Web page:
Setting the Stage for Personalized Medicine
New Association Identified between Statin Efficacy and Single Nucleotide Polymorphisms in the HMGCR Gene
In a new study published in Circulation, CHORI senior scientist Ronald Krauss, MD, and his colleagues identified a novel gene variation that provides one more piece of the puzzle in developing personalized medicine. Using genomic sequencing on the gene that codes for hydroxymethyl glutaryl coenzyme A reductase (HMGCR), the enzyme targeted by statins, Dr. Krauss hoped to find clues as to how to make that group of cholesterol-lowering drugs more effective.
“In the current study we found a series of single neucleotide polymorphisms, or SNPs in the HMGCR gene that collectively resulted in a lower statin response,” says Dr. Krauss.
While statins have had a revolutionary impact on current cholesterol management, two-thirds of individuals on treatment remain at high risk for cardiovascular disease, leaving significant room for improvement.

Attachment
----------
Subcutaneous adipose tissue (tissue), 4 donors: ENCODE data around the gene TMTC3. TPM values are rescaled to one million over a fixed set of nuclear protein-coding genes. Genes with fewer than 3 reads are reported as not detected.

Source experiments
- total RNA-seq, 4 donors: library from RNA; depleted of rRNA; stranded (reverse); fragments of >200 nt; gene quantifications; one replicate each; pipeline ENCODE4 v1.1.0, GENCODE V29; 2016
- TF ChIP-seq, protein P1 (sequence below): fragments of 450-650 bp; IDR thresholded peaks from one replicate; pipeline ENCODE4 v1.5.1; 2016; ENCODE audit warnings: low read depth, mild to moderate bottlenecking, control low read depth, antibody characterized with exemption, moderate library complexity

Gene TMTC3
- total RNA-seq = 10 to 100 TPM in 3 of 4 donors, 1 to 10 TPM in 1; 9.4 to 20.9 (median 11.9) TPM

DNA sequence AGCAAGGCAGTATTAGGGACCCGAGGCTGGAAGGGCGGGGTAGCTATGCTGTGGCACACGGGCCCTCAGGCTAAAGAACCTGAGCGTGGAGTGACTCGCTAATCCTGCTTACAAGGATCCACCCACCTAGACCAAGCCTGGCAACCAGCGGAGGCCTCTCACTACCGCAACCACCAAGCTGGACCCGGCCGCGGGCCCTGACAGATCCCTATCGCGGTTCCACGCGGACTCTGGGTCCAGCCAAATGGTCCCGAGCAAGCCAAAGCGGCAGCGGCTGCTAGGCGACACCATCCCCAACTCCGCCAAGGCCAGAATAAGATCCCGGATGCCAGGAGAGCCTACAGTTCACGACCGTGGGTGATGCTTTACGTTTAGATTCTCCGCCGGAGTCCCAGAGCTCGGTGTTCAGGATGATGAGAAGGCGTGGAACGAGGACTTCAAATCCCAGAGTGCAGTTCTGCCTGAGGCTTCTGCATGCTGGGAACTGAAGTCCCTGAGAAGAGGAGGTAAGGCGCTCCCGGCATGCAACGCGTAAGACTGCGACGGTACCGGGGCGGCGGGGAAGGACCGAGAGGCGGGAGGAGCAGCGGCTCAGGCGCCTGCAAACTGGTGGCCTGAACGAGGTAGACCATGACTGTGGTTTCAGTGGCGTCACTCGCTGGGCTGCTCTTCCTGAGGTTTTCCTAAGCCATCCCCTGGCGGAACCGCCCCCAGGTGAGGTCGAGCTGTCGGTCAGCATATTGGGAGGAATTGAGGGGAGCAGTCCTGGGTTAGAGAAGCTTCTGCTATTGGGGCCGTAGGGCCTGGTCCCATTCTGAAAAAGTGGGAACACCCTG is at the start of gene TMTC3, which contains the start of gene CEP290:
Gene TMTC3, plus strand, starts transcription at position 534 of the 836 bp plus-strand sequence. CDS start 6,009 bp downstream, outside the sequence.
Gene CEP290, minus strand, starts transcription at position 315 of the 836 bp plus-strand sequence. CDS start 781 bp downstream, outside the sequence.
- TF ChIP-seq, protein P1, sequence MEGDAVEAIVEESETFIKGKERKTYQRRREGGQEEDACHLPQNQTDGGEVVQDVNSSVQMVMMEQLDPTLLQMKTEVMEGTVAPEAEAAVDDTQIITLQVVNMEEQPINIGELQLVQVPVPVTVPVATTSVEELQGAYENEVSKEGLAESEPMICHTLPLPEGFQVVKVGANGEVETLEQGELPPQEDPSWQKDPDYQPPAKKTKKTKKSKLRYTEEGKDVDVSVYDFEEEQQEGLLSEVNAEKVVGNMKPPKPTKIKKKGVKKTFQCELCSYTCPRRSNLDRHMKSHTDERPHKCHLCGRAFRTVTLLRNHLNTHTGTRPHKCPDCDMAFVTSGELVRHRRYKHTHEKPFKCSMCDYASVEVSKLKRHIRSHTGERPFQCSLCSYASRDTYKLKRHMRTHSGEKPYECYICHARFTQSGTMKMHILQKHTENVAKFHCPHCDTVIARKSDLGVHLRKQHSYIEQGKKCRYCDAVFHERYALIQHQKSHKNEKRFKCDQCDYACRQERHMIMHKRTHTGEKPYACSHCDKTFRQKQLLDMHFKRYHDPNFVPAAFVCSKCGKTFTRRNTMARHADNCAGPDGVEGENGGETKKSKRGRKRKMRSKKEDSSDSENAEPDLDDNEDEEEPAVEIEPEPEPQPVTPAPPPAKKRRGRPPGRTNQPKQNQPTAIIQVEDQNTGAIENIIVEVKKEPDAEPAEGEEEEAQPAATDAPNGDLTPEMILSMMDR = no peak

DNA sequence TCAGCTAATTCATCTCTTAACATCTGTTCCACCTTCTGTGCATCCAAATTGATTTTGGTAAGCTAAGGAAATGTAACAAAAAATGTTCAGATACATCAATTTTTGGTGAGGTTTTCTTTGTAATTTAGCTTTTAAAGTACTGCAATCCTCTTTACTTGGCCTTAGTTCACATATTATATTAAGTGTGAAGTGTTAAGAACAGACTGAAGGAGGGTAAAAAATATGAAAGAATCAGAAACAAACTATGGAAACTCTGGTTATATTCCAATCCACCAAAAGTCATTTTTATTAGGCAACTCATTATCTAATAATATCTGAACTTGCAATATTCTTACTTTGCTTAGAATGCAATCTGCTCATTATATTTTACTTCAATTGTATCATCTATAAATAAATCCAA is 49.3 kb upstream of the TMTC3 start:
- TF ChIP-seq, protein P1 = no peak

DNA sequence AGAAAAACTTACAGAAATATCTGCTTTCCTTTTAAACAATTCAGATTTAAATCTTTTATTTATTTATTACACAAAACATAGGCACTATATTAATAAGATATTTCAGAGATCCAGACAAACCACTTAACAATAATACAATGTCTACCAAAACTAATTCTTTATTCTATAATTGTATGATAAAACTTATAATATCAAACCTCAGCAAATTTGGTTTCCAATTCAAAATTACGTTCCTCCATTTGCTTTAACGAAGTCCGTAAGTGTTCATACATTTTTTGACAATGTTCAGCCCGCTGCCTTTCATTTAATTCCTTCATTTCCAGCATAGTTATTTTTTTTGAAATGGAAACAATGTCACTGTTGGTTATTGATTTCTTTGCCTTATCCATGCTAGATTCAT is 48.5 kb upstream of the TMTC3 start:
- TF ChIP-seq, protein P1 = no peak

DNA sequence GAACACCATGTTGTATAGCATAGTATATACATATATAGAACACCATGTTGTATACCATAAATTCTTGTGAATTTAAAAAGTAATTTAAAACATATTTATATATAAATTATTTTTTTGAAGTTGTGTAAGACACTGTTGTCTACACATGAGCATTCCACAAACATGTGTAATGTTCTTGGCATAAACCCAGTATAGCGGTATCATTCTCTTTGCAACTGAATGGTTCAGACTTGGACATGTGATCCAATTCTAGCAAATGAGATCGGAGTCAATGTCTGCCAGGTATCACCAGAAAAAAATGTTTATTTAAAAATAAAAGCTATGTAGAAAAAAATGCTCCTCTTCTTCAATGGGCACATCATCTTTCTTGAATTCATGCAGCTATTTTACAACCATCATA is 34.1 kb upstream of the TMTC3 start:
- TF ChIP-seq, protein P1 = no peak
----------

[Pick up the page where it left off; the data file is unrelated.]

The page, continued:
"A 30 percent reduction in risk is quite an important effect on the health of this country, but our goal is to try to understand how we might improve treatment even more by identifying the factors that lead to greater improvement in risk in some populations, but not in others," Dr. Krauss explains.
Statins work by blocking the action of HMGCR, the most critical enzyme involved in the pathway for cholesterol production in the body, making the HMGCR gene a natural target for genomic studies geared at better understanding what genetic influences might be at play in determining the efficacy of statin response.
"What we found was a small but significant difference between African Americans and Caucasians in the amount of cholesterol lowering that was achieved, which corresponded with a series of SNPs also found only in a small subset of African Americans that could collectively account for that lowered statin response," Dr. Krauss explains.
While the difference is not large enough to suggest that African Americans as a whole won't benefit from statin treatment, it does provide evidence that genes can significantly impact on statin efficacy. When more such effects are identified and harnessed, the era of personalized medicine, in which patients can be treated with different kinds or doses of drugs based on their genetic differences, will move into high gear.In addition, Dr. Krauss also found that the very same SNPs that were associated with a lowered statin response were responsible for a lowered level of low density lipoproteins (LDLs), or bad cholesterol as well - but under normal baseline conditions and before treatment with statins.
Tuesday, May 17, 2011 8:19 AM